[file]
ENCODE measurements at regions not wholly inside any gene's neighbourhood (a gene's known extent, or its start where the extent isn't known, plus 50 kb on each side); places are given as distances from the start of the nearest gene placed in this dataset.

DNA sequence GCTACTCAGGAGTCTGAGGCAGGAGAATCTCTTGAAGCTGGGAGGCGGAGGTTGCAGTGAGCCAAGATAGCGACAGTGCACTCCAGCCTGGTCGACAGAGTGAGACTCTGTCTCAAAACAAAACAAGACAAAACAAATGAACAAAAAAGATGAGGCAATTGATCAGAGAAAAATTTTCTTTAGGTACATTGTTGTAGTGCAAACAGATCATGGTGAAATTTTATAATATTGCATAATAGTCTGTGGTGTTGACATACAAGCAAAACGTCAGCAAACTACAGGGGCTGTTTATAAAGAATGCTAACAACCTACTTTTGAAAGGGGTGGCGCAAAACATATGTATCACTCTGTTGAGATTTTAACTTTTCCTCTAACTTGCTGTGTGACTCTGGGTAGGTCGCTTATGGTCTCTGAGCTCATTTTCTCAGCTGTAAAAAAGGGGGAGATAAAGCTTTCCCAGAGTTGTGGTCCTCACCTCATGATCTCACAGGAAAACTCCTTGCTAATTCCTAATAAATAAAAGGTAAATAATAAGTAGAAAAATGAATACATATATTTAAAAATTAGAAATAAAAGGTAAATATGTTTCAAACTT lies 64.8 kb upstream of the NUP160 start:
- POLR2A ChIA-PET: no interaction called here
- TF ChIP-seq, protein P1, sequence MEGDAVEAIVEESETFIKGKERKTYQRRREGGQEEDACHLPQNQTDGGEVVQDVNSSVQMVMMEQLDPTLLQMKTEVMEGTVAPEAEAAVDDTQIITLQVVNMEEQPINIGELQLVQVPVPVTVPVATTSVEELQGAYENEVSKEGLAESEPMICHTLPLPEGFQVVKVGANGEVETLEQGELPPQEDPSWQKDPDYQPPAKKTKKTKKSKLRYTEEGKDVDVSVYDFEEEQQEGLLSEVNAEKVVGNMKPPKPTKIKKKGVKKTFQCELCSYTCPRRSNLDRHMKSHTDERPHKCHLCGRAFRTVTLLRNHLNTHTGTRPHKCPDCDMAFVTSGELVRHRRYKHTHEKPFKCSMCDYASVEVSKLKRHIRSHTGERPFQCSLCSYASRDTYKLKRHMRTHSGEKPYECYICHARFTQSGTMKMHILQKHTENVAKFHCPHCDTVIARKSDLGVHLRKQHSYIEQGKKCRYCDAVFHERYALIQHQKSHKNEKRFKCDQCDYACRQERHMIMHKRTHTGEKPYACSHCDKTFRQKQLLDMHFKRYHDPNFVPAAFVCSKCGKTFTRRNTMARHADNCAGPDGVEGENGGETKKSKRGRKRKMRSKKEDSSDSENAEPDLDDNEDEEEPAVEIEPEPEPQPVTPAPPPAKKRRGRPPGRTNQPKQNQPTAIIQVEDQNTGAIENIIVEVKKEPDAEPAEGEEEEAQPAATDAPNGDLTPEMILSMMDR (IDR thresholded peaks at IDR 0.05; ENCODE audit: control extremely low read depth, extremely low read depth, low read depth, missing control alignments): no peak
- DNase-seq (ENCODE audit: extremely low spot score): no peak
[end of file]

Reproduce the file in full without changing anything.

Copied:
ENCODE measurements at regions not wholly inside any gene's neighbourhood (a gene's known extent, or its start where the extent isn't known, plus 50 kb on each side); places are given as distances from the start of the nearest gene placed in this dataset.

DNA sequence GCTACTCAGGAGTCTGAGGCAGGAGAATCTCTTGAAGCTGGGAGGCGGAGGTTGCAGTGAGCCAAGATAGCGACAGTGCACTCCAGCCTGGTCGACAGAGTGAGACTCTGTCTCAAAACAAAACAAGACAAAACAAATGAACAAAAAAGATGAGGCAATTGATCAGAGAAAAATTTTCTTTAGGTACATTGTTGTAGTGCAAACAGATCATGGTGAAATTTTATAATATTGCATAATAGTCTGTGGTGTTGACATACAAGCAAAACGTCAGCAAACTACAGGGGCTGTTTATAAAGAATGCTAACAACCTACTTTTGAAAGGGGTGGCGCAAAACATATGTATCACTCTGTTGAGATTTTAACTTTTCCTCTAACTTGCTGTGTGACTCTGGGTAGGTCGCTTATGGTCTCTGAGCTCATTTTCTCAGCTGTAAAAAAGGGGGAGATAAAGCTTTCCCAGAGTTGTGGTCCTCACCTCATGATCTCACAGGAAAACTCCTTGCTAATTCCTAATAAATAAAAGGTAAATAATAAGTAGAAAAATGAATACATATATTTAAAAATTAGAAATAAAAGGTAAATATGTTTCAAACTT lies 64.8 kb upstream of the NUP160 start:
- POLR2A ChIA-PET: no interaction called here
- TF ChIP-seq, protein P1, sequence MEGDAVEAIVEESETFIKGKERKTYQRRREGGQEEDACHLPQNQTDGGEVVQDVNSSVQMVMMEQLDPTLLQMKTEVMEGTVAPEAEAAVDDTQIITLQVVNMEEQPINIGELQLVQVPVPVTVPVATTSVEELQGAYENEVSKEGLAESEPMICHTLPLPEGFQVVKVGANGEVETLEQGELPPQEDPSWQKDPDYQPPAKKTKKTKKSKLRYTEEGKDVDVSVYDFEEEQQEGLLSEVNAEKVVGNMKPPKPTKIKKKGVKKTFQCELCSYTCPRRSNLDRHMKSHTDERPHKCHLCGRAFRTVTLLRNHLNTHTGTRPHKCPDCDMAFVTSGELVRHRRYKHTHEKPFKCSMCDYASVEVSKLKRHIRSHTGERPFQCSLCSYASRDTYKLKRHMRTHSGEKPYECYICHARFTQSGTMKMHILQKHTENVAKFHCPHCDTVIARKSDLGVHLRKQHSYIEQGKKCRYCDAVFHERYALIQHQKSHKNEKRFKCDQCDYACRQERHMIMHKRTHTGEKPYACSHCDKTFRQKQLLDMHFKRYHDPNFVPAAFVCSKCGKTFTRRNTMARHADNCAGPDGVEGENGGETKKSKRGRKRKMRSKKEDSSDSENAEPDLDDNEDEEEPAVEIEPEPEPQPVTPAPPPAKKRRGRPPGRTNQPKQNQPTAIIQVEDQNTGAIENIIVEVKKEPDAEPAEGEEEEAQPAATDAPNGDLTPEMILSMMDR (IDR thresholded peaks at IDR 0.05; ENCODE audit: control extremely low read depth, extremely low read depth, low read depth, missing control alignments): no peak
- DNase-seq (ENCODE audit: extremely low spot score): no peak